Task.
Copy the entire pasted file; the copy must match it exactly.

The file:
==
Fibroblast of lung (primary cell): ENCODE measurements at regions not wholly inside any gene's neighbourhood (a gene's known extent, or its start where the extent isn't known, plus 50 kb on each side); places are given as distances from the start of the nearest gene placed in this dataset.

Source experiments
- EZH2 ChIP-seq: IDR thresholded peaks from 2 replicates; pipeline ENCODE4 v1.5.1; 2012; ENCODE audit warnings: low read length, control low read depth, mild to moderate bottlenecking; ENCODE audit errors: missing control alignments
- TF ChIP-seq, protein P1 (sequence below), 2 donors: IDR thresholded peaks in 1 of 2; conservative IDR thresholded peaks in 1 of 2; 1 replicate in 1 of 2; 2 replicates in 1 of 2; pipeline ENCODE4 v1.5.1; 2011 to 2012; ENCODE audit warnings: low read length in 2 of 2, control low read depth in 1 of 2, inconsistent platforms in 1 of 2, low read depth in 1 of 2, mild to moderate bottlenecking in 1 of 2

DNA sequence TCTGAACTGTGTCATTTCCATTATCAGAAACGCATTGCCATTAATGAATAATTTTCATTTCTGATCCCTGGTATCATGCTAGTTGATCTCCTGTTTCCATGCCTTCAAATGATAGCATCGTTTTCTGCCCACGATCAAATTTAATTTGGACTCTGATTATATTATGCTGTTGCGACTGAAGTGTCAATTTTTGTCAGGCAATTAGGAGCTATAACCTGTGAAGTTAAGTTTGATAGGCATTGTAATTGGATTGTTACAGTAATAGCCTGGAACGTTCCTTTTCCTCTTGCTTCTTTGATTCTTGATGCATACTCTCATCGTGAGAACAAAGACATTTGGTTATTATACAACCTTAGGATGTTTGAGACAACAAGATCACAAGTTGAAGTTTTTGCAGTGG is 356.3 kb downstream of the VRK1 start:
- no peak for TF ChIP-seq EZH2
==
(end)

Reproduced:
Fibroblast of lung (primary cell): ENCODE measurements at regions not wholly inside any gene's neighbourhood (a gene's known extent, or its start where the extent isn't known, plus 50 kb on each side); places are given as distances from the start of the nearest gene placed in this dataset.

Source experiments
- EZH2 ChIP-seq: IDR thresholded peaks from 2 replicates; pipeline ENCODE4 v1.5.1; 2012; ENCODE audit warnings: low read length, control low read depth, mild to moderate bottlenecking; ENCODE audit errors: missing control alignments
- TF ChIP-seq, protein P1 (sequence below), 2 donors: IDR thresholded peaks in 1 of 2; conservative IDR thresholded peaks in 1 of 2; 1 replicate in 1 of 2; 2 replicates in 1 of 2; pipeline ENCODE4 v1.5.1; 2011 to 2012; ENCODE audit warnings: low read length in 2 of 2, control low read depth in 1 of 2, inconsistent platforms in 1 of 2, low read depth in 1 of 2, mild to moderate bottlenecking in 1 of 2

DNA sequence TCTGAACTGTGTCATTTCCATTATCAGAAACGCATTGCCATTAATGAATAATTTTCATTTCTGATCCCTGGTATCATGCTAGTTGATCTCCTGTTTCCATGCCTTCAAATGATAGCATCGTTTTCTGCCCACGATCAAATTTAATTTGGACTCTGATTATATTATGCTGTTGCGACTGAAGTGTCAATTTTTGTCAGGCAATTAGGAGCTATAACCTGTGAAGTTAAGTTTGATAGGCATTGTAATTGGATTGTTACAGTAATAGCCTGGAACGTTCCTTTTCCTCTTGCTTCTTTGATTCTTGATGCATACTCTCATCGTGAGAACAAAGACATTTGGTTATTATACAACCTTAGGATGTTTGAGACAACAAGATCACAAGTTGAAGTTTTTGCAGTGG is 356.3 kb downstream of the VRK1 start:
- no peak for TF ChIP-seq EZH2